How Hubble Space Telescope Works

By: Craig Freudenrich, Ph.D. & Sarah Goddard

Hubble's Scientific Instruments: ACS and FGS

During a servicing mission in February 2002, astronauts added the Advanced Camera for Surveys (ACS), doubling the Hubble's field of view and replacing the Faint Object Camera, which served as the HST's telephoto lens.

The ACS, which sees visible light, was installed to help map the distribution of dark matter, detect the universe's most distant objects, search for massive planets and examine the evolution of clusters of galaxies. Scientists estimated it would last five years, and right on cue, an electrical shortage disabled two of its three cameras in January 2007.


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Diagram of the Hubble Space Telescope. Mouse over the "Telescope Functions" to examine each function. Note: The Faint Object Camera was replaced by the Advanced Camera for Surveys in 2002.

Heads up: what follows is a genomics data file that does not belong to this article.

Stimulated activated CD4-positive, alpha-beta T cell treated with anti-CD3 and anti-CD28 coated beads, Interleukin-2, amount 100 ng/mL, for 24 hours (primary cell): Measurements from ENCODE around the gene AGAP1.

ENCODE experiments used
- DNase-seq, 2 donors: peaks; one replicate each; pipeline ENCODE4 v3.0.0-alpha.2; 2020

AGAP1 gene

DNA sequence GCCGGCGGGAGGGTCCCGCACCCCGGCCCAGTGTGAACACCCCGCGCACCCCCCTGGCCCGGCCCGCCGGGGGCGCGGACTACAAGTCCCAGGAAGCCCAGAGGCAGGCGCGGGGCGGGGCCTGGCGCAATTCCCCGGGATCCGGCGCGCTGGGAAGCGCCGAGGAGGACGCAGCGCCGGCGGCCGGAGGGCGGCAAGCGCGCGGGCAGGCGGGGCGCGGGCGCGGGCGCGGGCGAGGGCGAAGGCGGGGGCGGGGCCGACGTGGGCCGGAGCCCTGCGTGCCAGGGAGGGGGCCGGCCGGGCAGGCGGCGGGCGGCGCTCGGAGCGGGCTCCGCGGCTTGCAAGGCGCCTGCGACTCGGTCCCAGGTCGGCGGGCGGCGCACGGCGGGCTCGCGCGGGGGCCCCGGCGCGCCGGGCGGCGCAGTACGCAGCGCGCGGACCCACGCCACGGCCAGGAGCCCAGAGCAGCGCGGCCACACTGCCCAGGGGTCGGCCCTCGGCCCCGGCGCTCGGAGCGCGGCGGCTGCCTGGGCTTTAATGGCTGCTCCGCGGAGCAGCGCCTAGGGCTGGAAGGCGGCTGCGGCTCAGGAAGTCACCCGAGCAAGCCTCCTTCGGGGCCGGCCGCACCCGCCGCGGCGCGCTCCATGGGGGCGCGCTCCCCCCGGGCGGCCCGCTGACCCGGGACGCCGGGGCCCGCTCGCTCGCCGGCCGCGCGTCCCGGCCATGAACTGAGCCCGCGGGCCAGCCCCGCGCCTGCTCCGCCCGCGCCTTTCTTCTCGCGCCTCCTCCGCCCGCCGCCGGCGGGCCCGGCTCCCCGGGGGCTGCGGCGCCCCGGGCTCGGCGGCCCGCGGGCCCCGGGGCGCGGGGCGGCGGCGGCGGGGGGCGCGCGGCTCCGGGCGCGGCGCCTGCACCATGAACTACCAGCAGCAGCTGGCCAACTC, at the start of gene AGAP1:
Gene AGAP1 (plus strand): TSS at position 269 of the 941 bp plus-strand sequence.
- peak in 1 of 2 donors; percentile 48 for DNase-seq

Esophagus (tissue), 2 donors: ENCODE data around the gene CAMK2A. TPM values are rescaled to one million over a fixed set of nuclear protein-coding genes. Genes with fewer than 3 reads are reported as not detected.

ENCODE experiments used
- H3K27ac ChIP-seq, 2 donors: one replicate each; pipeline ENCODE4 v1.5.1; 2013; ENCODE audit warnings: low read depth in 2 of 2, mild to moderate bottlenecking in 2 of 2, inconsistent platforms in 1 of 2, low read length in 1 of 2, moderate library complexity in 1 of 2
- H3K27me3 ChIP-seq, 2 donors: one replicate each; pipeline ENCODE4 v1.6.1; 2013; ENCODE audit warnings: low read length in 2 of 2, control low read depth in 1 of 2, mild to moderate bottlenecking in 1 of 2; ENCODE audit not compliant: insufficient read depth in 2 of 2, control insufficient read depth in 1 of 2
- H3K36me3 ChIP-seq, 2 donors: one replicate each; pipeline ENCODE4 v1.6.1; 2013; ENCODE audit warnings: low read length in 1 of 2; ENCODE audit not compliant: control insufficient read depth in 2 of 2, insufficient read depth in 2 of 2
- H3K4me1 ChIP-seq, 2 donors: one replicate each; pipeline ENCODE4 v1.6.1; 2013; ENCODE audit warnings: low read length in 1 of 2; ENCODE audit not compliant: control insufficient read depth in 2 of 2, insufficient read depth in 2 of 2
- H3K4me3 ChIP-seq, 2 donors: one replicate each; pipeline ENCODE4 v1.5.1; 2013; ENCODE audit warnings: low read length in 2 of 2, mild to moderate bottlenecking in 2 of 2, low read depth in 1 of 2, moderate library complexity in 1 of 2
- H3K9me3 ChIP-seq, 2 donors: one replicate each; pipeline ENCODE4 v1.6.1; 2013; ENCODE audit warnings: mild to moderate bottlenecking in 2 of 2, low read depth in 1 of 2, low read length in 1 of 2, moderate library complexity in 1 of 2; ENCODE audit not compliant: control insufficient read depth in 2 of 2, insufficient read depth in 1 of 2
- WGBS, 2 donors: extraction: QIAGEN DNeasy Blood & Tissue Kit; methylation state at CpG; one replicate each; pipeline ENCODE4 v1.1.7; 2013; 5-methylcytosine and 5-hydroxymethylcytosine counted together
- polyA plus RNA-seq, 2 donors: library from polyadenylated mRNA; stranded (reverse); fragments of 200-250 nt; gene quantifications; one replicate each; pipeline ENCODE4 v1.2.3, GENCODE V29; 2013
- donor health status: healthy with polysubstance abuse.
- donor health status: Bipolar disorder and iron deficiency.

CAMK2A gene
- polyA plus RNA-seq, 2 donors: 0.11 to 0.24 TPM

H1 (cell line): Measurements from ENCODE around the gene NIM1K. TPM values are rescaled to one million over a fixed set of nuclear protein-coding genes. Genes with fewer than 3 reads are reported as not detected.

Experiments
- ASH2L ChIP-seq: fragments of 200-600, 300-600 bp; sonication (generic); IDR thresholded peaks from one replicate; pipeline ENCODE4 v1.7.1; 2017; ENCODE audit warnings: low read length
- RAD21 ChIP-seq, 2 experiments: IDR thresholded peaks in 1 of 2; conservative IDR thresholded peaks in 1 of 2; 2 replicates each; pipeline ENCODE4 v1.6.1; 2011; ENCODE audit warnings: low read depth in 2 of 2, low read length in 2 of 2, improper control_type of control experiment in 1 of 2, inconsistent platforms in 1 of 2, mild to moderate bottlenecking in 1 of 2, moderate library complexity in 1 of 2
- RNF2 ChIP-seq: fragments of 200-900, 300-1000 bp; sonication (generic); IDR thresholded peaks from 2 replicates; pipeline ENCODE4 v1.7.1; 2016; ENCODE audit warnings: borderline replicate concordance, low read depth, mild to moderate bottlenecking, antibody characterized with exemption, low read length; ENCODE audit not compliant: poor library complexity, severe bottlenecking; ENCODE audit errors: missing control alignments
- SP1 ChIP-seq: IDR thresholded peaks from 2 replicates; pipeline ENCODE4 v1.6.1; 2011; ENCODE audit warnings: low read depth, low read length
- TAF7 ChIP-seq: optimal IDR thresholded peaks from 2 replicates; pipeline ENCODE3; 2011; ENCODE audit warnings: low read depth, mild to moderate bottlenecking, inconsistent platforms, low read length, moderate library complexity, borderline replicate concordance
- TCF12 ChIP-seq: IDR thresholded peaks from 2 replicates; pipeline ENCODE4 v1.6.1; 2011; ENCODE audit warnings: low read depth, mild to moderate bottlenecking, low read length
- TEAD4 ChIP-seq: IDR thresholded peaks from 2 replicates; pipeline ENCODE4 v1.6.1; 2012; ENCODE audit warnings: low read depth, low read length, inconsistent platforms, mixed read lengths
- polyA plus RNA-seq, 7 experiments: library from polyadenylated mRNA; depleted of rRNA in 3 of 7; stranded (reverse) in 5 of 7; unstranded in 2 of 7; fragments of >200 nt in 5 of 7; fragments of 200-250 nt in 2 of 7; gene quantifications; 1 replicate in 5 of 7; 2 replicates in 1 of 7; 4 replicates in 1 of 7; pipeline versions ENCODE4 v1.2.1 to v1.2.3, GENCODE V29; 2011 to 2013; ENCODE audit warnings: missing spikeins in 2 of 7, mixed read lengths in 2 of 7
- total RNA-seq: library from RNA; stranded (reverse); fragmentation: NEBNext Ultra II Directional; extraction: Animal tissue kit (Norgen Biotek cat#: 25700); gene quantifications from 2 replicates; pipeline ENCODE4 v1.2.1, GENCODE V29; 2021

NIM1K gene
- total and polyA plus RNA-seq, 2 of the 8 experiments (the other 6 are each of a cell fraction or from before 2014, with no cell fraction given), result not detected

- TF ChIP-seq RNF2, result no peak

The final instrument on board the HST are its Fine Guidance Sensors (FGSs), which point the telescope and precisely measure the positions and diameters of stars, as well as the separation of binary stars. The Hubble has three of these sensors overall; two to point the telescope and keep it fixed on its target, looking for "guide" stars in the HST field near the target. When each FGS finds a guide star, it locks on to it and feeds information back to the HST steering system to keep that guide star in its field. While two sensors are steering the telescope, one is free to make astrometricmeasurements (star positions). Astrometric measurements are important for detecting planets because orbiting planets cause the parent stars to wobble as they move across the sky.

Multiple repairs to these instruments, along with a few additions, are scheduled for the next servicing mission potentially in early 2009.

Now you know how Hubble takes all those pictures. We'll learn about Hubble's other life as a spacecraft next.